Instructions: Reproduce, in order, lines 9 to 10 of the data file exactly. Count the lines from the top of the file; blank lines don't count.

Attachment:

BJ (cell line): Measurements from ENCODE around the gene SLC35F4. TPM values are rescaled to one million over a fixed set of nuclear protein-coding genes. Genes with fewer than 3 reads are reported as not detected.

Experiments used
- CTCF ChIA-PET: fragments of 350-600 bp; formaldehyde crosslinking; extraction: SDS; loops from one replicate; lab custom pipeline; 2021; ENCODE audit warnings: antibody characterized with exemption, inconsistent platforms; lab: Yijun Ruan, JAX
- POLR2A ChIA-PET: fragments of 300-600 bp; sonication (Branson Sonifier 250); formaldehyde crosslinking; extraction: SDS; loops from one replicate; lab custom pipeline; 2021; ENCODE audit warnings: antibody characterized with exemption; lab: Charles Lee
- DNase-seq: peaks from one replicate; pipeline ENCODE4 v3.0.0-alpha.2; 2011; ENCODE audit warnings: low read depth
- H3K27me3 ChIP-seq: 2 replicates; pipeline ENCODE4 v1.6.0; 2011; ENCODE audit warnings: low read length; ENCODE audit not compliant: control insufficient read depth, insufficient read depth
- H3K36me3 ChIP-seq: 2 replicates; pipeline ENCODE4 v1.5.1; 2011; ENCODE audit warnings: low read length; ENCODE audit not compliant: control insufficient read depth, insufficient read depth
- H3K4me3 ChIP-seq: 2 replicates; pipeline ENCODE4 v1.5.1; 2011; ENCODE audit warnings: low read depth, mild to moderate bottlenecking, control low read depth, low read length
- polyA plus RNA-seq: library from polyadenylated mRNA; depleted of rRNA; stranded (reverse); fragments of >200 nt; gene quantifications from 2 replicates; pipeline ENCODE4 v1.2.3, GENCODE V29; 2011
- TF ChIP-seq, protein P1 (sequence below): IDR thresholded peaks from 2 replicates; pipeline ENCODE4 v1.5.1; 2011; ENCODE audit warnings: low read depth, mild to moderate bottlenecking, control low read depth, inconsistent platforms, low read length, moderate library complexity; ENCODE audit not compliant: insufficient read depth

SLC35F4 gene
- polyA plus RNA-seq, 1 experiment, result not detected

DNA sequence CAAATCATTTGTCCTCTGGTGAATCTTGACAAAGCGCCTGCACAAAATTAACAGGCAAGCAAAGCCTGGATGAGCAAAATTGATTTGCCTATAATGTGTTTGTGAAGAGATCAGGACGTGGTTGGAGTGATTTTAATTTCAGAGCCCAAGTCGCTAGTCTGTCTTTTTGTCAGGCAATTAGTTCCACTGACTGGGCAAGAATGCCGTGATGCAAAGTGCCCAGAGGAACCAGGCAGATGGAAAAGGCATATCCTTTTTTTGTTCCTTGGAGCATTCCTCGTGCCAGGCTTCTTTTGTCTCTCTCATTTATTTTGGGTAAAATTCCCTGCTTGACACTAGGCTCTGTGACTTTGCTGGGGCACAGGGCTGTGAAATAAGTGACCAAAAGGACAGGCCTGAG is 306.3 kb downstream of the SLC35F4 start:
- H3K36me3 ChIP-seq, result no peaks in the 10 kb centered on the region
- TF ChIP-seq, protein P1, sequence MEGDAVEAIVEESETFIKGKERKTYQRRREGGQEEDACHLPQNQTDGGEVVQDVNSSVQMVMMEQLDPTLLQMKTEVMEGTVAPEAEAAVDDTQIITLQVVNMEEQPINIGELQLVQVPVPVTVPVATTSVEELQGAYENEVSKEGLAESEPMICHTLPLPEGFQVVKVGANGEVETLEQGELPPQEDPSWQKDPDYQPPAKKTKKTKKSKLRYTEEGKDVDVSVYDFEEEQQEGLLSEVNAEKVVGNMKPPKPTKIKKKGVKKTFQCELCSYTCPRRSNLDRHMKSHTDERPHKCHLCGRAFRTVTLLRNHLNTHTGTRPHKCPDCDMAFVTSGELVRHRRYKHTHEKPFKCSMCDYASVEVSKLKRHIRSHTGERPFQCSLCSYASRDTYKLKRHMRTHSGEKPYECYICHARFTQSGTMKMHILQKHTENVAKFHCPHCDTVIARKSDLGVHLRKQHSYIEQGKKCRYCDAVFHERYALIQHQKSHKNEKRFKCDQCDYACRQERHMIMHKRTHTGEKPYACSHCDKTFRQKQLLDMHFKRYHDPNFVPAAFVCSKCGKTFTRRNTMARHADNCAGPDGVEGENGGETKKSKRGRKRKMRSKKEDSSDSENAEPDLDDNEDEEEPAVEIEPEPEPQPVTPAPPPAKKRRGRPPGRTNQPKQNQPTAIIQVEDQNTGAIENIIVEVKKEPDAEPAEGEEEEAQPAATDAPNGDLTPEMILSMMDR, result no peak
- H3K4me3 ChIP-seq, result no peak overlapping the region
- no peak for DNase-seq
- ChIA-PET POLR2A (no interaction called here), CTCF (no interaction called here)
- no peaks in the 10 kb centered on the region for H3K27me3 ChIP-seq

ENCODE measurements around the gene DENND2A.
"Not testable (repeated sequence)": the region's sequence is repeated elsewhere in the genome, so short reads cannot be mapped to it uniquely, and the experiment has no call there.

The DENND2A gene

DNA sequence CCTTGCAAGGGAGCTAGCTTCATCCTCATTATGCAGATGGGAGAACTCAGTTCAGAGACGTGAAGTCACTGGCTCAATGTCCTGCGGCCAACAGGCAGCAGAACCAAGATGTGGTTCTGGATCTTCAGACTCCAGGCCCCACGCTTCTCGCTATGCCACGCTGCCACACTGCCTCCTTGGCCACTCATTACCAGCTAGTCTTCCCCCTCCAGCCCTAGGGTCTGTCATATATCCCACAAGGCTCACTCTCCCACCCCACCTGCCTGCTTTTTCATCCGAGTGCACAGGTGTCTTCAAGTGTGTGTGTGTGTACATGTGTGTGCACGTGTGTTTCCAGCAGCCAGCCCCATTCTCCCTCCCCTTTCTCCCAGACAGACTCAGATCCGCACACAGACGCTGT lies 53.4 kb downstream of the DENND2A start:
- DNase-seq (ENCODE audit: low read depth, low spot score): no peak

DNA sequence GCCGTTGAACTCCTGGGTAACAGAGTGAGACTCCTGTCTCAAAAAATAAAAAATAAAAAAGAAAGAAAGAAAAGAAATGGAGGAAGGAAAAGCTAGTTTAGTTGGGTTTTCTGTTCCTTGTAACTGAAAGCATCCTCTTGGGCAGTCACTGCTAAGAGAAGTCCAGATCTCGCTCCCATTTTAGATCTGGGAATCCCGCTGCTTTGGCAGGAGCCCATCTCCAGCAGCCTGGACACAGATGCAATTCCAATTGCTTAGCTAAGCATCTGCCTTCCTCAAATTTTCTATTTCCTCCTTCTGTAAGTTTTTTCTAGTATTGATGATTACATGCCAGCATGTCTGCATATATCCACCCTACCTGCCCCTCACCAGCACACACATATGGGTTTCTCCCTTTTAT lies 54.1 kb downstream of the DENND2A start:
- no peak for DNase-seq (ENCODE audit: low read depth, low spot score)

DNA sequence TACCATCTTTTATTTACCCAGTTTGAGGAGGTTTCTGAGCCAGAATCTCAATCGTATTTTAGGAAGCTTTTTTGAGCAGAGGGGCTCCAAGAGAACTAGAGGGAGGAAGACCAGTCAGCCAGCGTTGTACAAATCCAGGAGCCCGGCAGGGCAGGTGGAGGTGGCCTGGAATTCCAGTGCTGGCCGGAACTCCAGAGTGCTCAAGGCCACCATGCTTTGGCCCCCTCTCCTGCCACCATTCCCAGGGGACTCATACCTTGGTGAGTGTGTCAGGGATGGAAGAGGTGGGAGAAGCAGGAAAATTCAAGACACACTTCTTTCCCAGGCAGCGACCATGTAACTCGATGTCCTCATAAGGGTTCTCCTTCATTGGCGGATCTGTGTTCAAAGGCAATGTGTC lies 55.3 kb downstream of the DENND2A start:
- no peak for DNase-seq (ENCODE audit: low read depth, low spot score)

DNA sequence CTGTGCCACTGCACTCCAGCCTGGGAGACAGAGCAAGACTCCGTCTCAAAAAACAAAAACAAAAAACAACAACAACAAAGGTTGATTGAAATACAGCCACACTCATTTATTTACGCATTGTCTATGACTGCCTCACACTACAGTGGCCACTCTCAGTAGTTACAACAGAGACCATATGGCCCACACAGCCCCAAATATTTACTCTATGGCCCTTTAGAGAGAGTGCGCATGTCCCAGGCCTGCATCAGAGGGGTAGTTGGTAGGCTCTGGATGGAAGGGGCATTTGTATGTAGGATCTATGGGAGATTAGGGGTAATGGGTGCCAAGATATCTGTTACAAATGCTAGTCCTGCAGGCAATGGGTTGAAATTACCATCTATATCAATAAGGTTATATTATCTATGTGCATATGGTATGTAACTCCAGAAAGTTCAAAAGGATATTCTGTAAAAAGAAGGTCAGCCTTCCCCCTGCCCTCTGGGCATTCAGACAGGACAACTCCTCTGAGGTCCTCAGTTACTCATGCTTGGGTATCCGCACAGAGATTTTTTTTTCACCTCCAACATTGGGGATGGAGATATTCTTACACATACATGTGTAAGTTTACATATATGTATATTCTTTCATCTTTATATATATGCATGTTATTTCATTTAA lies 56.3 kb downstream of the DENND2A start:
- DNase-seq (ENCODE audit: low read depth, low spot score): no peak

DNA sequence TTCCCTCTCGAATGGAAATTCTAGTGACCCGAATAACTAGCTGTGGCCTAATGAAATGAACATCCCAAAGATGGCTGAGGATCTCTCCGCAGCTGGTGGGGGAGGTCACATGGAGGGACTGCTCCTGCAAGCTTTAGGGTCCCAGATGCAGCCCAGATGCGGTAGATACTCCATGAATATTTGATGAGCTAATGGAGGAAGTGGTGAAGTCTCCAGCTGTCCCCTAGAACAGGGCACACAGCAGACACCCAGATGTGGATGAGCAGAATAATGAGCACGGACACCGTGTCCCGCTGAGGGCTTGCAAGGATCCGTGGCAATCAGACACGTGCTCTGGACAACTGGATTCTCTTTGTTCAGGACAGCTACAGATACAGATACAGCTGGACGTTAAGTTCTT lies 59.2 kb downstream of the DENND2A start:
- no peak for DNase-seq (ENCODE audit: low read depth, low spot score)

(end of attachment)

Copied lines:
- polyA plus RNA-seq: library from polyadenylated mRNA; depleted of rRNA; stranded (reverse); fragments of >200 nt; gene quantifications from 2 replicates; pipeline ENCODE4 v1.2.3, GENCODE V29; 2011
- TF ChIP-seq, protein P1 (sequence below): IDR thresholded peaks from 2 replicates; pipeline ENCODE4 v1.5.1; 2011; ENCODE audit warnings: low read depth, mild to moderate bottlenecking, control low read depth, inconsistent platforms, low read length, moderate library complexity; ENCODE audit not compliant: insufficient read depth